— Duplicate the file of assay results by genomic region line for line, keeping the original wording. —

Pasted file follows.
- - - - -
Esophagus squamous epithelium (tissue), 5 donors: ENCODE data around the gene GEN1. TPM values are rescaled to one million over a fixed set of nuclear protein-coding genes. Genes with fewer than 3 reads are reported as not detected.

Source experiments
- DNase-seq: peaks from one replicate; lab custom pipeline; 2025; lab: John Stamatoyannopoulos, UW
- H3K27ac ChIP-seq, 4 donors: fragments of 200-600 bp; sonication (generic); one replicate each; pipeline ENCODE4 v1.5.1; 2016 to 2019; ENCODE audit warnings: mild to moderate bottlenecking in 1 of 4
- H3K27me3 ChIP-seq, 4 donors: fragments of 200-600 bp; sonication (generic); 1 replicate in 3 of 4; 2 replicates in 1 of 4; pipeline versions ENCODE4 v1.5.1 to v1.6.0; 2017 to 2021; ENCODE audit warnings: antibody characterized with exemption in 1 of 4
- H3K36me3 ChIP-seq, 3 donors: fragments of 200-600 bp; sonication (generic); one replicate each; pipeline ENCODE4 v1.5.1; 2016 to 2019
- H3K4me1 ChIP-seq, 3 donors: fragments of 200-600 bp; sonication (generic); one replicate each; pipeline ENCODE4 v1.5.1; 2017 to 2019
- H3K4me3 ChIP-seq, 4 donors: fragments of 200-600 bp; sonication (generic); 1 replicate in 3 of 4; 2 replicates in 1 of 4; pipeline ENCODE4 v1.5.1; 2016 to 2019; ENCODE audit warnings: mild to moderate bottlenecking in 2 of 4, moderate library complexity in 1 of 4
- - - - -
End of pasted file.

Esophagus squamous epithelium (tissue), 5 donors: ENCODE data around the gene GEN1. TPM values are rescaled to one million over a fixed set of nuclear protein-coding genes. Genes with fewer than 3 reads are reported as not detected.

Source experiments
- DNase-seq: peaks from one replicate; lab custom pipeline; 2025; lab: John Stamatoyannopoulos, UW
- H3K27ac ChIP-seq, 4 donors: fragments of 200-600 bp; sonication (generic); one replicate each; pipeline ENCODE4 v1.5.1; 2016 to 2019; ENCODE audit warnings: mild to moderate bottlenecking in 1 of 4
- H3K27me3 ChIP-seq, 4 donors: fragments of 200-600 bp; sonication (generic); 1 replicate in 3 of 4; 2 replicates in 1 of 4; pipeline versions ENCODE4 v1.5.1 to v1.6.0; 2017 to 2021; ENCODE audit warnings: antibody characterized with exemption in 1 of 4
- H3K36me3 ChIP-seq, 3 donors: fragments of 200-600 bp; sonication (generic); one replicate each; pipeline ENCODE4 v1.5.1; 2016 to 2019
- H3K4me1 ChIP-seq, 3 donors: fragments of 200-600 bp; sonication (generic); one replicate each; pipeline ENCODE4 v1.5.1; 2017 to 2019
- H3K4me3 ChIP-seq, 4 donors: fragments of 200-600 bp; sonication (generic); 1 replicate in 3 of 4; 2 replicates in 1 of 4; pipeline ENCODE4 v1.5.1; 2016 to 2019; ENCODE audit warnings: mild to moderate bottlenecking in 2 of 4, moderate library complexity in 1 of 4